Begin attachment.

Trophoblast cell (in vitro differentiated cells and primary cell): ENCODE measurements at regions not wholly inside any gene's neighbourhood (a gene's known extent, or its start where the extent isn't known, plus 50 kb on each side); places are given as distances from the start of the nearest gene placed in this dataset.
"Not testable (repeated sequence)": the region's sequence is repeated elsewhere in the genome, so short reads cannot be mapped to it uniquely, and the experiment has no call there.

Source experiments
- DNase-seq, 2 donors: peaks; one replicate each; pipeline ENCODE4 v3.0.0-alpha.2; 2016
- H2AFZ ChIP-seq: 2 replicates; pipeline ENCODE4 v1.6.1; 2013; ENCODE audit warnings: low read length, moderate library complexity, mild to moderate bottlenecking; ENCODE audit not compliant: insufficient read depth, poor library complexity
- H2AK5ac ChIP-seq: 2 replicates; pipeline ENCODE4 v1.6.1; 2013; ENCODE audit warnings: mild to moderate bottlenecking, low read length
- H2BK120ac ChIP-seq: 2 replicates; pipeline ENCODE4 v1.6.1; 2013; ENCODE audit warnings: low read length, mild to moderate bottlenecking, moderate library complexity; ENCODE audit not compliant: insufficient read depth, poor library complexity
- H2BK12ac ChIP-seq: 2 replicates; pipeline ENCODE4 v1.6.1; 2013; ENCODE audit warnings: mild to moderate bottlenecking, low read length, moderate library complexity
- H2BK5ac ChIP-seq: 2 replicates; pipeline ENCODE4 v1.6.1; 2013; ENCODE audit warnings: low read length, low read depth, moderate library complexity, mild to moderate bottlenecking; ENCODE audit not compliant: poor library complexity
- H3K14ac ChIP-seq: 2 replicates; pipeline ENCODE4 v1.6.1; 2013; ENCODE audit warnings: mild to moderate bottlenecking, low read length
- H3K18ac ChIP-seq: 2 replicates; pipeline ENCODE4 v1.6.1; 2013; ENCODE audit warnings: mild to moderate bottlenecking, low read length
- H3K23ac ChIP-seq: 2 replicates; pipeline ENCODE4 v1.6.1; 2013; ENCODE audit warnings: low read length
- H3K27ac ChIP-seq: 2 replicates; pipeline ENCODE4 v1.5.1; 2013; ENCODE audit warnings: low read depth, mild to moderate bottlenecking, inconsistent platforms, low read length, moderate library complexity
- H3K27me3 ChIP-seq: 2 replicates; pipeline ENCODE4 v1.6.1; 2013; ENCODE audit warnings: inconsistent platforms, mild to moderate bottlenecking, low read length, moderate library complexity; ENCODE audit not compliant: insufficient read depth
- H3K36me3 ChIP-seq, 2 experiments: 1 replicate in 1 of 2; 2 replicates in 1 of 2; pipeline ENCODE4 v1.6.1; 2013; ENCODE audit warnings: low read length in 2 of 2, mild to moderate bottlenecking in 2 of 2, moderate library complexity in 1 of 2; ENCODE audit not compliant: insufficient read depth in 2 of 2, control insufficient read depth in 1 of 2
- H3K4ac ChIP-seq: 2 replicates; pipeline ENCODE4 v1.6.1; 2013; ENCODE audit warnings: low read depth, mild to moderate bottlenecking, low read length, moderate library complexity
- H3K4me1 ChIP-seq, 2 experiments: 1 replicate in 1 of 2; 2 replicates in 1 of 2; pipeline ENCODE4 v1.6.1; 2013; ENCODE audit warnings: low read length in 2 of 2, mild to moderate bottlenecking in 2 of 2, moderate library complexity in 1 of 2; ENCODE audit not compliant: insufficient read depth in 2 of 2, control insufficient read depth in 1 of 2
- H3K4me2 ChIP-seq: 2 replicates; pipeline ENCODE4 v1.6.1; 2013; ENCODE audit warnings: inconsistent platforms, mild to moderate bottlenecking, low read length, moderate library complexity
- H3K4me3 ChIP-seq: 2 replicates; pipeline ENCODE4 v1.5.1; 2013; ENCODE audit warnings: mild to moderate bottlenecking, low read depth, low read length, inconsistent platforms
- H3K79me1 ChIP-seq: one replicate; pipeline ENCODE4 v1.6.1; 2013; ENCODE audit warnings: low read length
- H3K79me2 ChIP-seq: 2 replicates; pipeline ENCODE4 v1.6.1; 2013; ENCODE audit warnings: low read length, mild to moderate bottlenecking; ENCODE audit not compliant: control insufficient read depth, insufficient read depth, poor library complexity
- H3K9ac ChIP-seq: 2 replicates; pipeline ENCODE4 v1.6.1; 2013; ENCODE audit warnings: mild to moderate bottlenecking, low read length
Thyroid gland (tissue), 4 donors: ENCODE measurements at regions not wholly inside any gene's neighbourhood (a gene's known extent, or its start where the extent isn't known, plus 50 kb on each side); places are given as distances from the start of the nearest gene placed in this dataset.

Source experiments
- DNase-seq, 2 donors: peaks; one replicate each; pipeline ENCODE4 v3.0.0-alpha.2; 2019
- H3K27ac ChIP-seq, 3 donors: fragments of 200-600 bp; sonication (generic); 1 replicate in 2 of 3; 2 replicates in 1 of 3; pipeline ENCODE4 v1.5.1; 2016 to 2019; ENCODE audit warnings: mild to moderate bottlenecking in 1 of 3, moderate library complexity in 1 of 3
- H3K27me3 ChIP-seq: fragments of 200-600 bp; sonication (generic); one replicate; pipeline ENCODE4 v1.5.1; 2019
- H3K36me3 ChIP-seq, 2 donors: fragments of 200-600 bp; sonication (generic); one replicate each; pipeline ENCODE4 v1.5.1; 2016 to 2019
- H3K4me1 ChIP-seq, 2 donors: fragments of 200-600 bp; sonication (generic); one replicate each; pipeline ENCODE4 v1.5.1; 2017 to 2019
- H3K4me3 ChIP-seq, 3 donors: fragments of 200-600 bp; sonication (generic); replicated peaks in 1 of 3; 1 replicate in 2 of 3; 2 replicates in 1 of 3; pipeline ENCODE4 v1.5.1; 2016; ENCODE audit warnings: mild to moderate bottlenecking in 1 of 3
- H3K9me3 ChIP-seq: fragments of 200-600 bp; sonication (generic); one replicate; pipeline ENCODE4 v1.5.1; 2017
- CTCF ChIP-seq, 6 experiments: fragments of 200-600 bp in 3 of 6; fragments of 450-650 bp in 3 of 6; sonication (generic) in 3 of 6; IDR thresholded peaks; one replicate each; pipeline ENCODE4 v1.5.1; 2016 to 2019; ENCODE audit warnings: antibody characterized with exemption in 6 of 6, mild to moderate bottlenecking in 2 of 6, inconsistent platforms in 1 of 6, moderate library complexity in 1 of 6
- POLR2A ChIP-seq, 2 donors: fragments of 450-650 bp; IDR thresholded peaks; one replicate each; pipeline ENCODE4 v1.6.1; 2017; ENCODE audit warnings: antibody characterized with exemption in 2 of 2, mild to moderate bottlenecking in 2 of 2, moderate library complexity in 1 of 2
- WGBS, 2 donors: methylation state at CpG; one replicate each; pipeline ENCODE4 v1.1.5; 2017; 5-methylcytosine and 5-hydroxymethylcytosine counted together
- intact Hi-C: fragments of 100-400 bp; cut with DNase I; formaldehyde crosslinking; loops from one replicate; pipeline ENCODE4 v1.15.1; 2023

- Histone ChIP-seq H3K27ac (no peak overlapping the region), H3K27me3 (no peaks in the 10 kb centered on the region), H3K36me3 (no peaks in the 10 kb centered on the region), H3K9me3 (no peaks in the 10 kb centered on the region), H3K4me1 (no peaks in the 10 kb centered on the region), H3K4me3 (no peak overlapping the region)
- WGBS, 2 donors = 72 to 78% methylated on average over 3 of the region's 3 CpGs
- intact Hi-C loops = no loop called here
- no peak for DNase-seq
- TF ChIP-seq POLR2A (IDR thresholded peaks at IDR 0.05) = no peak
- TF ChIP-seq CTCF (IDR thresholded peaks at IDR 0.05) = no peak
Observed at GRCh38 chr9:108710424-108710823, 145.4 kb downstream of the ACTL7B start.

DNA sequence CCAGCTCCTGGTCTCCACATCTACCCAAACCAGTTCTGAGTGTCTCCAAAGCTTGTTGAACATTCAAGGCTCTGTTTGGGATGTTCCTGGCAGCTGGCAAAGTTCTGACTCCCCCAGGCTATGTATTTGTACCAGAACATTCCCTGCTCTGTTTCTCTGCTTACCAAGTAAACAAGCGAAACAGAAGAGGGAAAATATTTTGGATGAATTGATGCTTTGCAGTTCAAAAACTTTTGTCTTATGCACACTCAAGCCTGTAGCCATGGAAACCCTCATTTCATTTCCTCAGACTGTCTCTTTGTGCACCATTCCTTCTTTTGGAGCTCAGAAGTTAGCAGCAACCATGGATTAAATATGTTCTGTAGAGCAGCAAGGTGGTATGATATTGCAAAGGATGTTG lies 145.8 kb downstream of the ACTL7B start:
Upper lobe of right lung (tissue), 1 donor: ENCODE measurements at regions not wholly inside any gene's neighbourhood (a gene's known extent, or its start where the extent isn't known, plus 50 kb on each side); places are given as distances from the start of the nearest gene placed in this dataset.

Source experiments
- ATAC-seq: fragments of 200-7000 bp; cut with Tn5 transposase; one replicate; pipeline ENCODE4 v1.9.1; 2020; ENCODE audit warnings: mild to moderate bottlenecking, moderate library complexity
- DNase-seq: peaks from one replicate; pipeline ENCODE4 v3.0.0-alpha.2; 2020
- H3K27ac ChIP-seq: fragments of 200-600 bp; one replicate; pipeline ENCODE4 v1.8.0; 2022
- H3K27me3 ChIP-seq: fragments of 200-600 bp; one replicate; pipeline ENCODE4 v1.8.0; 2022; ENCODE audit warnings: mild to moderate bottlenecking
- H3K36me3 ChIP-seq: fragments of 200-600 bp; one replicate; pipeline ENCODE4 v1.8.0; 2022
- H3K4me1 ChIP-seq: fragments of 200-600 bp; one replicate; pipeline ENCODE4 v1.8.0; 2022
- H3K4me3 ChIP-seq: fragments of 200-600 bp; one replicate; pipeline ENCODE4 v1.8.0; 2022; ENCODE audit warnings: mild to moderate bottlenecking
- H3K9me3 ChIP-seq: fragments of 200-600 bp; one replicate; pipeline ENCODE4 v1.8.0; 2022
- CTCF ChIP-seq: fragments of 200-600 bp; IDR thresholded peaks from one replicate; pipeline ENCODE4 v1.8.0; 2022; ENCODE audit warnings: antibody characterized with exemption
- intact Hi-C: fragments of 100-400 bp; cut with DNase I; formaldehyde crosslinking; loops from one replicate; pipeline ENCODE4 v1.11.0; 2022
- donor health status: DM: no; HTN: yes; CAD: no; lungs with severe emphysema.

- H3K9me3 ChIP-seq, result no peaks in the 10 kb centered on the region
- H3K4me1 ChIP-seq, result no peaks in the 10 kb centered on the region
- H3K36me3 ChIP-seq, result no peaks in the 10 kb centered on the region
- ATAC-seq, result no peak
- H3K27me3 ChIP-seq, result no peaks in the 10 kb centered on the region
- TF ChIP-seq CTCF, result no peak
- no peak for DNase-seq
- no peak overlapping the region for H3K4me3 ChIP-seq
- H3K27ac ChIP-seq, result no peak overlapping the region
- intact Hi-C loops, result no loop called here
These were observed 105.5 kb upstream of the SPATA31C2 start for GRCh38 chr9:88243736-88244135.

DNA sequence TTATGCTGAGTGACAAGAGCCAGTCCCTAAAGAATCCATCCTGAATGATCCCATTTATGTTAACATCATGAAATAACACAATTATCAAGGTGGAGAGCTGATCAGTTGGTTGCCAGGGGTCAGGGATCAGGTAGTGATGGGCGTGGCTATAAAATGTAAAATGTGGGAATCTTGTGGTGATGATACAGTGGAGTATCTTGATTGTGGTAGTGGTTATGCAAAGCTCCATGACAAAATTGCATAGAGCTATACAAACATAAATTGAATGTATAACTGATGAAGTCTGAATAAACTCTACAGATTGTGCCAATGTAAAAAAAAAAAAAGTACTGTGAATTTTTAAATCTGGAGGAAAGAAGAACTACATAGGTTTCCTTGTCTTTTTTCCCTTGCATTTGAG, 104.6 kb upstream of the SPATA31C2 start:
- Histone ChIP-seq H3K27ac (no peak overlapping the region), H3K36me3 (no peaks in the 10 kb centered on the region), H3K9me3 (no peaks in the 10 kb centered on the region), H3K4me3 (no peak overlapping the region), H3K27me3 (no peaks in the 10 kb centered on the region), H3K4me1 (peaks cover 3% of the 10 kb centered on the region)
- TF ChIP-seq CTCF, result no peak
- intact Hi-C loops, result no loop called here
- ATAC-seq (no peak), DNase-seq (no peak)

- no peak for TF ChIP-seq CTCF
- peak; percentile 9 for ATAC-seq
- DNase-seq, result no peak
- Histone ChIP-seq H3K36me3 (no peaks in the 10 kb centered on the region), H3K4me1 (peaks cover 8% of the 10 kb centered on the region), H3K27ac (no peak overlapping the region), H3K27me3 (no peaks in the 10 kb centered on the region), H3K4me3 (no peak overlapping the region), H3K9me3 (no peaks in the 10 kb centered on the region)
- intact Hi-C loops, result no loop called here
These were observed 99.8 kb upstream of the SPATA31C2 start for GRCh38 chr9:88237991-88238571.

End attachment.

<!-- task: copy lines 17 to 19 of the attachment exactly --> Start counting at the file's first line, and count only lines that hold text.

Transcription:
- H3K4me1 ChIP-seq, 2 experiments: 1 replicate in 1 of 2; 2 replicates in 1 of 2; pipeline ENCODE4 v1.6.1; 2013; ENCODE audit warnings: low read length in 2 of 2, mild to moderate bottlenecking in 2 of 2, moderate library complexity in 1 of 2; ENCODE audit not compliant: insufficient read depth in 2 of 2, control insufficient read depth in 1 of 2
- H3K4me2 ChIP-seq: 2 replicates; pipeline ENCODE4 v1.6.1; 2013; ENCODE audit warnings: inconsistent platforms, mild to moderate bottlenecking, low read length, moderate library complexity
- H3K4me3 ChIP-seq: 2 replicates; pipeline ENCODE4 v1.5.1; 2013; ENCODE audit warnings: mild to moderate bottlenecking, low read depth, low read length, inconsistent platforms